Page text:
July 21, 2010
Hot Spots: Outfield
Self-Congratulation: As frequent readers of this column know, mistakes sometimes get made here, and they get exposed so that fantasy owners can hopefully learn from them. By the same token, it's sometimes good to remember how useful such recommendations can be. Week after week, Delmon Young kept producing the same tepid stats, and was receiving numerous days off... yet he kept appearing as a “Value Pick”, week after week. Now, it appears he might make it to 20 HR and 100 RBI while hitting .300 – all this despite missing almost 100 possible plate appearances in the early going. Not quite on that lofty level, but VP mainstays Drew Stubbs and Andres Torres graduated and continue to represent well. Stubbs went from .213/.300/.373 in the May 26 edition (when he was added) to hit .286/.343/.484 (with 7 SB and 8 HR) since, and he's dramatically improved his defensive metrics in keeping with the commentary at the time. Torres was added the same week and has hit .264/.358/.489, with 11 steals and 6 homers since. Even Mike Stanton has lived up to his billing, hammering five home runs in his past 79 at-bats (with the expected batting average problems). With that history in mind, onward.
Keep the Faith: Michael Brantley hit .292/.370/.333 the past week, picking up two steals and generally doing what was expected, though more runs and RBI would be expected with all the winning Cleveland has been doing lately (maybe this is some sort of Lou Brown memorial push for a Hollywood ending? R.I.P. James Gammon, 7/16). Jose Tabata is getting hot, hitting .348/.348/.522 with a steal. For perspective on how Tabata's been doing, only three outfielders have more steals than Tabata over the past 30 days: Carl Crawford, Coco Crisp, and Michael Bourn (plus Ben Zobrist, who qualifies in the outfield, of course).
Along for the Ride: Somehow, the future former manager of the Chicago Cubs determined that Tyler Colvin should be leading off, even against lefties. That should maximize his plate appearances, at least - and it led to seven (7) runs last week for the low-OBP slugger. It's difficult for a player to get three steals in a week when his only three times on base are two doubles and a walk, but Coco Crisp managed it last week. That's very encouraging news for fantasy owners, who can be assured that his batting stats will stabilize near his career norms, and now know that his legs are fully healthy and he has a frequent “green light” to steal. Felix Pie hit an empty .273, but has received plenty of playing time with Corey Patterson dinged.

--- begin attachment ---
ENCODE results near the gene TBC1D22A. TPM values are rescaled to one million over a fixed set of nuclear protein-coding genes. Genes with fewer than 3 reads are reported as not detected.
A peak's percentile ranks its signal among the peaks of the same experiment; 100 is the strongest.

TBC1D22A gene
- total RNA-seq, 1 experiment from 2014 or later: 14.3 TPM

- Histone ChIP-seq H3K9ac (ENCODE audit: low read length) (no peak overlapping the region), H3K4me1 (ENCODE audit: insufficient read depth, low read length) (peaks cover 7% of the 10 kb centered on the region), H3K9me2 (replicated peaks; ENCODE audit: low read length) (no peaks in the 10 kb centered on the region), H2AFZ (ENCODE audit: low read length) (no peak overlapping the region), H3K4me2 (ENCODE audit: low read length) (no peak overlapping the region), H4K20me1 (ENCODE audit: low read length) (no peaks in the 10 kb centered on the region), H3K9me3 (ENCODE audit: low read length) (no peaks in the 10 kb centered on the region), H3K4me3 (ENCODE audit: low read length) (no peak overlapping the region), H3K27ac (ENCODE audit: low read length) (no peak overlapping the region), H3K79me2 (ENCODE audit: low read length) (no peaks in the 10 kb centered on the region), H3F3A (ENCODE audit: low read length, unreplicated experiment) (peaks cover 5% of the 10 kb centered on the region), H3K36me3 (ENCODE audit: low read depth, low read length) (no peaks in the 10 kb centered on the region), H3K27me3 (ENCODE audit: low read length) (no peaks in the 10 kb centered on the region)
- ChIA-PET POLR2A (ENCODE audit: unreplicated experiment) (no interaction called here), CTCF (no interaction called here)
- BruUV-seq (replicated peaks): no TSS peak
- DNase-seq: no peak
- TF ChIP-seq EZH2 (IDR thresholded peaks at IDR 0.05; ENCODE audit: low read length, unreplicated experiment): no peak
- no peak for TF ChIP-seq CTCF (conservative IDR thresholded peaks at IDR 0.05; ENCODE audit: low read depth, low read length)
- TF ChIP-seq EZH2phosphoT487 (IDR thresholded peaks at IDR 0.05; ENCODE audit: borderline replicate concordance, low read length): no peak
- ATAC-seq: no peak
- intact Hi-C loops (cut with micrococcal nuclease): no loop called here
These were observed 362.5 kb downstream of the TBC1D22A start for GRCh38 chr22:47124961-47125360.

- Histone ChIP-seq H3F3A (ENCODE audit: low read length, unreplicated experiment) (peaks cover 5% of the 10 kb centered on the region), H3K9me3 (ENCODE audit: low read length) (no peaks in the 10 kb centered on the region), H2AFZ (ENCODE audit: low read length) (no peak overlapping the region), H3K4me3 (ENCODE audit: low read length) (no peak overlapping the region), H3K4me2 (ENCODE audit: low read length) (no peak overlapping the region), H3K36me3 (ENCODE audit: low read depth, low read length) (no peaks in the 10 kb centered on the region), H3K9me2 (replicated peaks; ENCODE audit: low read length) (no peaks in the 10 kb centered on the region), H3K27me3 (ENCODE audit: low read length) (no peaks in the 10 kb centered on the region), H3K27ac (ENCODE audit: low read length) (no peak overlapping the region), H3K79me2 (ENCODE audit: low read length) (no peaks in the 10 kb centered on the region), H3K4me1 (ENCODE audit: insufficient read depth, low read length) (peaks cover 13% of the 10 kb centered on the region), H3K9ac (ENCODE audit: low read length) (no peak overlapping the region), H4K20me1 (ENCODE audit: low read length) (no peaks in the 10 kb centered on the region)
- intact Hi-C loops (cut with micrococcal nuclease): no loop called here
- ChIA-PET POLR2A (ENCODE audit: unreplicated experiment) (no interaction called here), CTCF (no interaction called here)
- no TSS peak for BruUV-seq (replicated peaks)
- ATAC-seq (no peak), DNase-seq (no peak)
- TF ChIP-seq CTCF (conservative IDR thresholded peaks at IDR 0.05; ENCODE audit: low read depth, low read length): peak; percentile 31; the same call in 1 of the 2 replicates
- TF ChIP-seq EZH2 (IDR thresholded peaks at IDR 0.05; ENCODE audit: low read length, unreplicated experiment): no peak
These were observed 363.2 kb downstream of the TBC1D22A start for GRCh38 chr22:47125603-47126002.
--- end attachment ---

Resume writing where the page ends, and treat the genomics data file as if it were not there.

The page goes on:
Yellow Card: Burrell only played four games and drew four walks. Being stubborn enough to keep him on the VP list through this four-game set in Arizona isn't looking like the best decision, but hope for the best and look for someone else starting Monday. With the understanding that he should be kept for the Arizona series, he's getting kicked off the list this week.
Hiding in Plain Sight: Remember Lastings Milledge? Well, despite the lack of attention the team earns, Pittsburgh isn't The Void, and Milledge is still playing Major League baseball. In fact, he has 299 plate appearances. And he's hitting .283. After hitting .291 in Pittsburgh last year. Seriously, who would have guessed? Without gushing over the unspectacular-but-able job that Neal Huntington has done, the Pirates are no longer offensively inept, and Milledge has shown recent signs that some of his previously-hyped talent is translating into baseball performance. Meanwhile, other dead weight has been removed from the lineup, and the team has a nearly-average hitter (or better) in seven of the eight positions now, allowing for a much better run environment than the team season stats would suggest.
Speaking of improving on season stats, Milledge has been on a tear lately. After going homerless through June 26, he has hit three taters in his last 56 plate appearances. The 1-in-20 rate won't be sustained, but this is a guy who slugged .580 in the Sally League at age 19 (back in '04). He's hitting almost 50% of his balls in play on the ground now, so even 20 HR in a full season would be wishful thinking. But he does hit 20% of his balls in play for line drives, and strikes out in under 20% of his plate appearances. And he makes solid contact, hitting the ball hard, even when on the ground. Milledge has obviously been maddeningly inconsistent in his career – from his 7 HR in 206 PA age 22 season, to his 23-steal season in Washington, to his powerless first 3 months of 2010, and now to a month of raking (.317/.368/.508 the past 30 days). It does seem clear that the immense talent he's always been believed to harbor is still there, however, making him a high-upside pick, even after all this time.